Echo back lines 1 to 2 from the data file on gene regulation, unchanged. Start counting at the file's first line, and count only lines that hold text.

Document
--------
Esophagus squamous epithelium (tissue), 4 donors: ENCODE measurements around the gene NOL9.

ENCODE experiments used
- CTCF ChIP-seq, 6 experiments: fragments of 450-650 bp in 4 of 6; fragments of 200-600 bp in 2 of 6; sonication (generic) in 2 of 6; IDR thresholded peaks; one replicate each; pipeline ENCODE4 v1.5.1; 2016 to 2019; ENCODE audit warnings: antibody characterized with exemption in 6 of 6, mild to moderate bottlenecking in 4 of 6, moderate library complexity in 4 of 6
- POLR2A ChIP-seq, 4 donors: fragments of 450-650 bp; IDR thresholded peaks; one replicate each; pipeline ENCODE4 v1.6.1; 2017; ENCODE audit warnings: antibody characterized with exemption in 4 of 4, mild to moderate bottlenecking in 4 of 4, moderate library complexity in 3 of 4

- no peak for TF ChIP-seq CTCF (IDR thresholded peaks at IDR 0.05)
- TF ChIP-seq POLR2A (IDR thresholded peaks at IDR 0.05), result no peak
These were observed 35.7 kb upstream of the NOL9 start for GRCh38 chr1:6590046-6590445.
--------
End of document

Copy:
Esophagus squamous epithelium (tissue), 4 donors: ENCODE measurements around the gene NOL9.

ENCODE experiments used